The bird-guides at Patterson Park Audubon Center are extraordinarily knowledgeable about all things bird, and their excitement and passion hooked me immediately. It was the height of migration season (a fact I didn’t even know on the drive over–yeah, that’s how new I am), and the park was swarming with bird life. We saw several exciting birds, including Oven Birds, Black-Throated Blue Warblers, Shrikes, Kestrals, a Blue-Winged Teal, and on and on. I was sad when it was time to hand back the binoculars, and knew right away that this was a hobby I was going to fall into, hard.

That weekend I ordered a pair of binoculars, and the following weekend Nathalie and I embarked on our first of many ‘solo’ bird walks. It’s been a few months now, and we are still very green, but we’ve made some new friends and seen more birds in that time than either of had ever seen, or paid attention to, in all our lives. We quickly began to get the hang of birding, at a novice level of course, and I thought surely, certainly, of course I will see an Indigo Bunting now!

But each time we were heading home from bird watching together, the Indigo Bunting was not on my list. I’d get messages from a fellow new birder (though he’s been doing it a year or more longer than me) from time to time asking “See the Indigo yet?”, and each time I had to say no.

Until the morning of July 4th at Oregon Ridge Nature Center. Nathalie and Harrison and I drove there bright and early, ready for a fun morning of birding along the trails, and when we parked the car and were getting Harrison ready in the back-carrier, Nathalie’s ears perked up.

“Did you hear that,” she asked.

And I had. Right near us, in the field behind the parking lot, was the unmistakable song of my elusive bird.

But we needed to get H into that back-carrier, and he was getting fussy.

“Just go, quick!” Nat said and pressed the binoculars into my chest.

I ran as fast as I could out of the parking lot, past the chicken coup they have at the edge of the field, and into the field. Two goldfinches flew right in front of my face the moment I was in the open (and I noted to myself to mark them down later). I listened for the song, and tried desperately to pinpoint where it was coming from. It sounded high up, and I was afraid that even if I did locate it, it would be a black silhouette against the rising sun.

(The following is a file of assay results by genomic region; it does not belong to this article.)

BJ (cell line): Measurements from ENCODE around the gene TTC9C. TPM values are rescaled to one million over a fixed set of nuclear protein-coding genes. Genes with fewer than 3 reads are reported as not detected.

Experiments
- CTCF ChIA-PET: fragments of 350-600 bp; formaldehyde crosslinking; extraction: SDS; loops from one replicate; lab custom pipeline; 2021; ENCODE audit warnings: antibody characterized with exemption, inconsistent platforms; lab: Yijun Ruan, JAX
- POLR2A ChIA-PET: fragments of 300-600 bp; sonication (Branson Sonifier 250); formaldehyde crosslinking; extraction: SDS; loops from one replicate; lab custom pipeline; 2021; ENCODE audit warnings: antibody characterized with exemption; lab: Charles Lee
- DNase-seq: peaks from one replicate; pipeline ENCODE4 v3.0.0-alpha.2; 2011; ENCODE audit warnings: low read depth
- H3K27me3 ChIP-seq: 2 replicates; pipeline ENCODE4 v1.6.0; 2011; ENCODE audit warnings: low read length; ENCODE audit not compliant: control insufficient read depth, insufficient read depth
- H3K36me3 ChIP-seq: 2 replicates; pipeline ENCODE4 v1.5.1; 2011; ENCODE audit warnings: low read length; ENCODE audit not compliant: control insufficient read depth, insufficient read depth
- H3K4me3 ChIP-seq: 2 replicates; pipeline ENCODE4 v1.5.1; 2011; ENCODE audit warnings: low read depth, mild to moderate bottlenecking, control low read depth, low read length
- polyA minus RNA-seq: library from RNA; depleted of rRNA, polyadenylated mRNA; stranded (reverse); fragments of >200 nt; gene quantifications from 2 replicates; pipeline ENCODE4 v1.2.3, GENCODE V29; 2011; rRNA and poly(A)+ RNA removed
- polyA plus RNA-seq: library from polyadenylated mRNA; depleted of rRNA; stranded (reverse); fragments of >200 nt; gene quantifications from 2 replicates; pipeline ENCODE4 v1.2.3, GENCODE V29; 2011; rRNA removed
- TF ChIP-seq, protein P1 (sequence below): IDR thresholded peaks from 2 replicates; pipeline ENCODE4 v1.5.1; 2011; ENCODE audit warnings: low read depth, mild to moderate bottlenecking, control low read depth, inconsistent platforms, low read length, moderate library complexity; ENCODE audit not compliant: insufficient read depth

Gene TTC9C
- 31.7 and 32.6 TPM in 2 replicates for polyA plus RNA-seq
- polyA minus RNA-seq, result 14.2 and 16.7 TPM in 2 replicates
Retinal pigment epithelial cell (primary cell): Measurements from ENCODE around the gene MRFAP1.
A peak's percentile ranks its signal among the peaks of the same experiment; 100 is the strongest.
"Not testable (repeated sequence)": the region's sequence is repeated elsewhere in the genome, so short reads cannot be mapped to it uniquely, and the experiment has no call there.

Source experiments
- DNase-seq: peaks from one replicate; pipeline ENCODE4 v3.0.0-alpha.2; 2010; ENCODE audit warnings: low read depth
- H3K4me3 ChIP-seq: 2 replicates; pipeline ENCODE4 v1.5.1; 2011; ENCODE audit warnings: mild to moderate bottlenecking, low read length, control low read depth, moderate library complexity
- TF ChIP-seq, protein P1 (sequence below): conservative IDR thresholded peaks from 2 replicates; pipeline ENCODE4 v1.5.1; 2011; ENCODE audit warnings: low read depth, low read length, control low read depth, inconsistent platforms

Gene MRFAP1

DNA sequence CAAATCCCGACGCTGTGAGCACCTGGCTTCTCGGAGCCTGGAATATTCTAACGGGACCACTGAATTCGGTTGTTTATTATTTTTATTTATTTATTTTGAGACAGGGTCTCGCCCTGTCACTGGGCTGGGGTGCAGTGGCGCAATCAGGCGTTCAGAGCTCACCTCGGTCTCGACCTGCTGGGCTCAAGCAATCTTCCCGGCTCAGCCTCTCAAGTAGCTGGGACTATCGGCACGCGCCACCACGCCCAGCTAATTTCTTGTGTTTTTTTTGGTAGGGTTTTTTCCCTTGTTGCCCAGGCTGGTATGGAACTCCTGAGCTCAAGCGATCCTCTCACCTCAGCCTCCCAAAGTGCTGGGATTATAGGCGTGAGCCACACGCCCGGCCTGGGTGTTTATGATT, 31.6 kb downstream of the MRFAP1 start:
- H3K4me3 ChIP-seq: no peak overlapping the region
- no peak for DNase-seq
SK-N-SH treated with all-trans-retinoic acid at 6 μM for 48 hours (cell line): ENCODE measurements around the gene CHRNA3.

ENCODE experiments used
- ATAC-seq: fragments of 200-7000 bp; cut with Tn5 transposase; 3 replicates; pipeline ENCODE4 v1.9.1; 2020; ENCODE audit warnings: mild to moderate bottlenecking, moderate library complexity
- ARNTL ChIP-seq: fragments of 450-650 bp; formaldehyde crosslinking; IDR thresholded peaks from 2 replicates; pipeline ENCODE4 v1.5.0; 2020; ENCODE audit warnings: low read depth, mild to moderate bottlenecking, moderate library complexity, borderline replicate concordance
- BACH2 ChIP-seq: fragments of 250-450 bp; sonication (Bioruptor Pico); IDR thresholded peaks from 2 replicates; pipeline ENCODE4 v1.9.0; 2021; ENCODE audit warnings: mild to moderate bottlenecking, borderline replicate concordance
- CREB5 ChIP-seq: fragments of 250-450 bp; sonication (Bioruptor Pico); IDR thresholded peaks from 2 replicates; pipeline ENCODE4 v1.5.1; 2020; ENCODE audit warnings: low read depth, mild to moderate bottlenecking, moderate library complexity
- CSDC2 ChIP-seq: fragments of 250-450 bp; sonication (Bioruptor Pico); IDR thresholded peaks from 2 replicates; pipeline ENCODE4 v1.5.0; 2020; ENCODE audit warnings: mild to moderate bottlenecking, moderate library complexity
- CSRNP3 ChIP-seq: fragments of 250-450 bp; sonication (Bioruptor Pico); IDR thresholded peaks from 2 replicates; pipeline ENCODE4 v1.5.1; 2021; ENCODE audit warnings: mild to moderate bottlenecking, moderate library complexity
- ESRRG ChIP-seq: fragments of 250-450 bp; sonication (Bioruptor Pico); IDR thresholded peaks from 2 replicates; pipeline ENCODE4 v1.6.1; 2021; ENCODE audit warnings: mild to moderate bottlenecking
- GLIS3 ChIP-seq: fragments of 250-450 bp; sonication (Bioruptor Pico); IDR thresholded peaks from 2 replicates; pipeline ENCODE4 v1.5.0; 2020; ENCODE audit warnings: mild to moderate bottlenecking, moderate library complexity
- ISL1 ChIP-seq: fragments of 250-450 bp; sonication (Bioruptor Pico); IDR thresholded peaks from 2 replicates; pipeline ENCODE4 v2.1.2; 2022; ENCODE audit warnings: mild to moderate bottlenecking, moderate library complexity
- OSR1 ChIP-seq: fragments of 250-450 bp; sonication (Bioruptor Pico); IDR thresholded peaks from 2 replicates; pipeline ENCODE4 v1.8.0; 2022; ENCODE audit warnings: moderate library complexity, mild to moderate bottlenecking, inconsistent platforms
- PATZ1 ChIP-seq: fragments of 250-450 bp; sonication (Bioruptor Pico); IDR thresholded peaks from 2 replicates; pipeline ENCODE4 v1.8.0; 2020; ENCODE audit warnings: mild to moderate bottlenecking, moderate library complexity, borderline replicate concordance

Nathalie was at the edge of the parking lot, where it drops off into the field, and a large hickory tree rose up to the left of her. Midway up that tree, perched on a bare branch, was a bird. I brought the binoculars to my eyes, adjusted the focus, and saw for the first time the beautiful cobalt blue of the Indigo Bunting.

“Got it!” I shouted.

Together, Nathalie and I saw three more of them that day. And we saw two more this very morning off the Lake Roland Boardwalk. Seems they’re everywhere now, or maybe we just figured out how to pay attention better, be more patient, and look in the right places for the right birds.

So far, birding has been a rewarding and challenging hobby. We’re complete newbies, so every bird we see is exciting, every call or song we recognize now makes us feel pretty awesome. “Acadian Flycatcher!” Nat will call out, even though it’s nowhere in sight. “Eastern Wood-Pewee!” “Gnat-Catcher!” Harrison seems to have fun out in nature too, though his favorite things to see so far are all the dogs being walked. “Da da da da!” he calls out at each one.

I don’t expect any of my future birding posts to be this long, so thanks for sticking with me if you did.

Here’s the list of birds we saw today:

Location: Lake Roland Boardwalk/Park
Time: 7:00am – 10:00am

 1 Turkey Vulture
2 Broad-winged Hawk
1 Red-tailed Hawk
1 Mourning Dove
2 Ruby-throated Hummingbird
2 Red-bellied Woodpecker
4 Downy Woodpecker
1 Northern Flicker
2 Eastern Wood-Pewee
2 Acadian Flycatcher
4 Great Crested Flycatcher
1 Red-eyed Vireo
2 American Crow
3 Fish Crow
2 Barn Swallow
1 Carolina Chickadee
5 Tufted Titmouse
8 Blue-gray Gnatcatcher
7 American Robin
7 Northern Cardinal
2 Indigo Bunting
4 Red-winged Blackbird
2 Common Grackle
3 Baltimore Oriole
5 American Goldfinch